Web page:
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Diseases of Aquatic Organisms

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DAO 116:75-81 (2015)  -  DOI:

Fatal Erysipelothrix rhusiopathiae septicemia in two Atlantic dolphins (Stenella frontalis and Tursiops truncatus)

J. Díaz-Delgado1,*, M. Arbelo1, E. Sierra1, A. Vela2, M. Domínguez3, Y. Paz1, M. Andrada1, L. Domínguez2, A. Fernández1

1Veterinary Histology and Pathology, Institute of Animal Health, Veterinary College, University of Las Palmas de Gran Canaria, Trasmontana s/n, Arucas 35413, Las Palmas de Gran Canaria, Spain
2Departamento de Sanidad Animal, Facultad de Veterinaria, Universidad Complutense, Avenida Puerta de Hierro s/n, 28040 Madrid, Spain
3Servicio de Inmunología, Centro Nacional de Microbiología, Instituto de Salud Carlos III, Av de Monteforte de Lemos 5, 28029 Madrid, Spain
*Corresponding author:

ABSTRACT: We describe gross, histopathologic, ultrastructural, immunohistochemical, and microbiologic features of acute septicemia by Erysipelothrix rhusiopathiae in an Atlantic spotted dolphin Stenella frontalis and an Atlantic bottlenose dolphin Tursiops truncatus. Generalized lymphadenomegaly and widespread hemorrhages were the most consistent macroscopic findings. Tricavitary effusion and icterus were noted in one individual. Histologically, all organs examined showed numerous variably sized bacillary bacterial emboli (Gram-positive; Ziehl-Neelsen-negative), typically associated with systemic congestion, edema, hemorrhages, and fibrinocellular thrombi. These bacteria were frequently intravascular, either extracellular or intramonocytic/macrophagic, and to a lesser extent, free within the interstitium of parenchymal organs. In both cases, microbiological analysis yielded E. rhusiopathiae. A primary anti-E. rhusiopathiae antibody created in mice from one of the strains isolated allowed positive immunohistochemical detection. Electron microscopy and dual immunohistochemistry with lysozyme and MAC387 antibodies confirmed the intramacrophagic location of the bacilli. E. rhusiopathiae, a known multispecies and zoonotic agent, should be considered as a potential etiologic agent in septicemia cases in free-ranging individuals of these dolphin species.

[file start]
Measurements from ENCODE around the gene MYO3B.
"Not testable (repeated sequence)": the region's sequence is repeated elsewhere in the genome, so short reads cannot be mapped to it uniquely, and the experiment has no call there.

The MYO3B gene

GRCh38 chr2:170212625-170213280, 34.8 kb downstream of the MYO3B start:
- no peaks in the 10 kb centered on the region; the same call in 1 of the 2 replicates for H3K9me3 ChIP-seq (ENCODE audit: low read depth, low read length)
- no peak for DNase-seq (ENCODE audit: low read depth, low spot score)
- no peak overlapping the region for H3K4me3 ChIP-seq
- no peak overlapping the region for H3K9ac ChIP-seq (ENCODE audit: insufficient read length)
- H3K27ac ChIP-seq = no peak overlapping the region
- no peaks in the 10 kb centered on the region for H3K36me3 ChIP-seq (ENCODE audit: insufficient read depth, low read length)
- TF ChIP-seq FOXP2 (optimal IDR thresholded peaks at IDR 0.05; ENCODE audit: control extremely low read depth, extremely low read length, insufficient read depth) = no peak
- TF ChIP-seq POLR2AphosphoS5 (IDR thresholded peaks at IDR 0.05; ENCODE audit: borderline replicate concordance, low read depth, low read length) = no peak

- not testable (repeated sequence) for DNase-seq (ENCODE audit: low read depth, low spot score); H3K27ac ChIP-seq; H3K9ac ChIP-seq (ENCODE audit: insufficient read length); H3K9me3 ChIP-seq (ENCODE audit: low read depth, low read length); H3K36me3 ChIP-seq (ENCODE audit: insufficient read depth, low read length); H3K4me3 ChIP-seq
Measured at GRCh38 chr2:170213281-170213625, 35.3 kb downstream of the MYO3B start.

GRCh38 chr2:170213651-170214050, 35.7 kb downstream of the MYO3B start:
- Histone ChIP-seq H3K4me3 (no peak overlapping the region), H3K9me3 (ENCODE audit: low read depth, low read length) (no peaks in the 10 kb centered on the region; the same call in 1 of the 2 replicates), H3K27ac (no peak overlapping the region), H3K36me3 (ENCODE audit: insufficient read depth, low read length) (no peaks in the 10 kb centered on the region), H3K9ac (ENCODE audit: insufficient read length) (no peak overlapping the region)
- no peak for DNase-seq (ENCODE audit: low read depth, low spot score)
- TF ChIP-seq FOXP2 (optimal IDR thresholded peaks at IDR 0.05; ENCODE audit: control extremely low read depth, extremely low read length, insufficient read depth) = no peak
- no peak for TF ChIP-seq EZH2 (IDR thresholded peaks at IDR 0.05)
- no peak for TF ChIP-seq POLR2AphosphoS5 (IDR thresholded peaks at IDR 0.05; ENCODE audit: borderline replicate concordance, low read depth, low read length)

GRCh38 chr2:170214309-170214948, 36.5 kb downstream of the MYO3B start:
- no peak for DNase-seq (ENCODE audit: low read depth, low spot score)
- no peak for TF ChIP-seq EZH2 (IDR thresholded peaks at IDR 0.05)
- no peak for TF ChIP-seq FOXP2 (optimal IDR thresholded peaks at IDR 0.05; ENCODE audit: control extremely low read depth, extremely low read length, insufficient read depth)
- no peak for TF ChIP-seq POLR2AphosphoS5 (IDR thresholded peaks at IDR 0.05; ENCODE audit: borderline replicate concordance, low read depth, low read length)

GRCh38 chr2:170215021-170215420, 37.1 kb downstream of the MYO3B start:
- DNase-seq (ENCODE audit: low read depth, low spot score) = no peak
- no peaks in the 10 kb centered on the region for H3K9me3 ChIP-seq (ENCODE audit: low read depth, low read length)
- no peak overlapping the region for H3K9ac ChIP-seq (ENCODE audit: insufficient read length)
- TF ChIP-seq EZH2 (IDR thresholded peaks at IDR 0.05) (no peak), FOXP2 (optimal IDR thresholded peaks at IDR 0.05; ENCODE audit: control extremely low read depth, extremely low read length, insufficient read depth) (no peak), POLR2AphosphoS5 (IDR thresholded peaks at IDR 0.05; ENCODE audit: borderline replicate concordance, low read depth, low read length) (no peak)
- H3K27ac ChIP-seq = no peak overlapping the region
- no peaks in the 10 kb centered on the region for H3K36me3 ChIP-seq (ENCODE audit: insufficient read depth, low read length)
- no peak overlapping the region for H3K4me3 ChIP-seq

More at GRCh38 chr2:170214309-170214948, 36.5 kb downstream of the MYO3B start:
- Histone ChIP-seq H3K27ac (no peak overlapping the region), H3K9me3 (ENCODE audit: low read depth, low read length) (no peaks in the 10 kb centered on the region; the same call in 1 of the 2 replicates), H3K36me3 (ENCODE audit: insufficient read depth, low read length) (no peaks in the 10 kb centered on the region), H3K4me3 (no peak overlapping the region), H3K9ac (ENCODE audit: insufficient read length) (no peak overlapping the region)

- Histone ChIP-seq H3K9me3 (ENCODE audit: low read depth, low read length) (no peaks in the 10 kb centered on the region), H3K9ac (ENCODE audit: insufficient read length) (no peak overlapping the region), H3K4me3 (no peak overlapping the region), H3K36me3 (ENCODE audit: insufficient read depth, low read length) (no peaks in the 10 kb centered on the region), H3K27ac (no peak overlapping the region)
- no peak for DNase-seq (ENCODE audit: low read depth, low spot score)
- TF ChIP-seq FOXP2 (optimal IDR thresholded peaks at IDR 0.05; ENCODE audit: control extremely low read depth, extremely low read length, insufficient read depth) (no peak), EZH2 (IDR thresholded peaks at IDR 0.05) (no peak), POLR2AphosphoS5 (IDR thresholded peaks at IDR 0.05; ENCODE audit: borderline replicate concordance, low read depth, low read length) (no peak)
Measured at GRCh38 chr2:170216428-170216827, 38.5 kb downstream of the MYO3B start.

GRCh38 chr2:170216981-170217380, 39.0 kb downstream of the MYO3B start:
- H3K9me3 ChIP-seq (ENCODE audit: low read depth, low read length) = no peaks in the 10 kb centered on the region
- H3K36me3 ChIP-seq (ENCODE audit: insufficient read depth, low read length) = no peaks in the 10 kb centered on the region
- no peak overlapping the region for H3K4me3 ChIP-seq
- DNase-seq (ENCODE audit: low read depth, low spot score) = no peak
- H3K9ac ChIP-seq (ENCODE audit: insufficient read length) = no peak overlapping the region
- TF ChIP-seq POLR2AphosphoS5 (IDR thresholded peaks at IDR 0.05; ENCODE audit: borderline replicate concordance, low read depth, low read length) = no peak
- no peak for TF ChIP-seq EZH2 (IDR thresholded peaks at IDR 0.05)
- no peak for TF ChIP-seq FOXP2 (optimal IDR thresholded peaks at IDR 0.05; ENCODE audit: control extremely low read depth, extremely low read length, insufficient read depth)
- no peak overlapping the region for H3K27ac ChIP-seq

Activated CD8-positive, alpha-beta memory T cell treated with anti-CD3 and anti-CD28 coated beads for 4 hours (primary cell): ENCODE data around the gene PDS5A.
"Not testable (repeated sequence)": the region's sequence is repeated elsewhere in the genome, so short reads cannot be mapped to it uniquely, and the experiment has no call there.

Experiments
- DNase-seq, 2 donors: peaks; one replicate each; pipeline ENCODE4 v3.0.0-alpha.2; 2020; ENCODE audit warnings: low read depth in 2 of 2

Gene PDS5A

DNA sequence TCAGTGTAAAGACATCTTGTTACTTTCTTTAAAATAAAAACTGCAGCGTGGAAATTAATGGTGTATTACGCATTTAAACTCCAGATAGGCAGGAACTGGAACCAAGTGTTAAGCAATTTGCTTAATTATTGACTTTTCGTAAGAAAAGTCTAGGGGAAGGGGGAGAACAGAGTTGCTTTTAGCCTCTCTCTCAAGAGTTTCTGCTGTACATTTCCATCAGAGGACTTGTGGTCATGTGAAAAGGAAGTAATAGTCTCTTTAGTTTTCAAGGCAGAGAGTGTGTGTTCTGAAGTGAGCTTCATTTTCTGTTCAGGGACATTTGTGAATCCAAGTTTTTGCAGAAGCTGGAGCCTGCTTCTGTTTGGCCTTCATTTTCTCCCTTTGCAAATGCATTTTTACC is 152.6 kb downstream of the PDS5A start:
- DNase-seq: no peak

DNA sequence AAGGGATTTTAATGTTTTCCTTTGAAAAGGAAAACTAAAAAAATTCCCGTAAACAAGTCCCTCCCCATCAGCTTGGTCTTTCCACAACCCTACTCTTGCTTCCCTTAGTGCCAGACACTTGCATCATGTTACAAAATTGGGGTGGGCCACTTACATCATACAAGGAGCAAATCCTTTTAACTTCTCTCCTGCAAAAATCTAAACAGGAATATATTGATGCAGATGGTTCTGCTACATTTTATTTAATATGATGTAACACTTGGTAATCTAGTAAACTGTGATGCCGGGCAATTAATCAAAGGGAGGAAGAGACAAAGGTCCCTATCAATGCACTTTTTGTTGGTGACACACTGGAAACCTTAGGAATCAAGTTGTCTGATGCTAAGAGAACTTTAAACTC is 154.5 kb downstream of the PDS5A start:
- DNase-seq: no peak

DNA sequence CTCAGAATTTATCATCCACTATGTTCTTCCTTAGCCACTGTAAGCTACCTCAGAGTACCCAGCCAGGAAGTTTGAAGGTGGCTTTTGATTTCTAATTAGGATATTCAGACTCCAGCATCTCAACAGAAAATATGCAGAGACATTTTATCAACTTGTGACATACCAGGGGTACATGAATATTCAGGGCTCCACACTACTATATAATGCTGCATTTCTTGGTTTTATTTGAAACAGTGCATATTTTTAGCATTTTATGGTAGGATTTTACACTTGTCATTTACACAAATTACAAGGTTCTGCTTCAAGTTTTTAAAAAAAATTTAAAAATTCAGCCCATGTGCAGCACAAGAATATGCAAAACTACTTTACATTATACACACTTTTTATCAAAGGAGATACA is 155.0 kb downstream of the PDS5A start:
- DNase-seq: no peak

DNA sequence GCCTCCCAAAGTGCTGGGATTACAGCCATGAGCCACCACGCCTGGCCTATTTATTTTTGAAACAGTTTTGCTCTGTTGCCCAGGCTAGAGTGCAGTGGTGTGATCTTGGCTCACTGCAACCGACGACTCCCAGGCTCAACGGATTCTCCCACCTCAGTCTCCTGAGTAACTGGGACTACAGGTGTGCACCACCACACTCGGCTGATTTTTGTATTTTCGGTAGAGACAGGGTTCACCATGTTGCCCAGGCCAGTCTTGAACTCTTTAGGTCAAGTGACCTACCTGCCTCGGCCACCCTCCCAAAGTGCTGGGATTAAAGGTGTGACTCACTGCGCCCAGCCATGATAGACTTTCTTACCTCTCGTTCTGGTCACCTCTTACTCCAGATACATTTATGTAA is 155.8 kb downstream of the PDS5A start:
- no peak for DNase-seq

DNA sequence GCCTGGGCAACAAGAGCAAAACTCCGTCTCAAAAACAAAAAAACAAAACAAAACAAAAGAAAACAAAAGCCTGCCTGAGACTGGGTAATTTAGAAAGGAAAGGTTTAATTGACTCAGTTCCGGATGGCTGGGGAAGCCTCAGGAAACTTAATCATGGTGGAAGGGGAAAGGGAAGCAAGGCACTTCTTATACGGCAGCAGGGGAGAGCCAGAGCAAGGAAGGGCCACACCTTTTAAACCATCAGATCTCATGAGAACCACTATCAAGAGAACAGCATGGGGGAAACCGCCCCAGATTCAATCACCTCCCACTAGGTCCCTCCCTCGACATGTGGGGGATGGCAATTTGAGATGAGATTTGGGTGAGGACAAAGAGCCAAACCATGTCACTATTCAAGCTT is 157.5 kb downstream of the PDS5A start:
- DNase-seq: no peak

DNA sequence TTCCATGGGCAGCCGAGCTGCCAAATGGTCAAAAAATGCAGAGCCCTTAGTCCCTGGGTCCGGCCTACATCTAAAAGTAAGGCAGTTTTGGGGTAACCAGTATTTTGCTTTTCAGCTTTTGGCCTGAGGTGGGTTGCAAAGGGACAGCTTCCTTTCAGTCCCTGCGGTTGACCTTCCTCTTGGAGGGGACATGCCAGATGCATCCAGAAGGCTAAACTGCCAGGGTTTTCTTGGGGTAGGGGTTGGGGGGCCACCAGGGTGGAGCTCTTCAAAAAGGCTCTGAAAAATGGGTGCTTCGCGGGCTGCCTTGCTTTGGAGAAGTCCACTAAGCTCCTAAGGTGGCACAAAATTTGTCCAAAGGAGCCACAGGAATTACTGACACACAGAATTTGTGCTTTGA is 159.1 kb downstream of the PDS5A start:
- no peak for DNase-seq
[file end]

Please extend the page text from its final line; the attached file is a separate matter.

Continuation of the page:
KEY WORDS: Cetacean pathology · Bacteremia · Zoonosis · Natural disease · Immunohistochemistry · Ultramicroscopy

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Cite this article as: Díaz-Delgado J, Arbelo M, Sierra E, Vela A and others (2015) Fatal Erysipelothrix rhusiopathiae septicemia in two Atlantic dolphins (Stenella frontalis and Tursiops truncatus). Dis Aquat Org 116:75-81.

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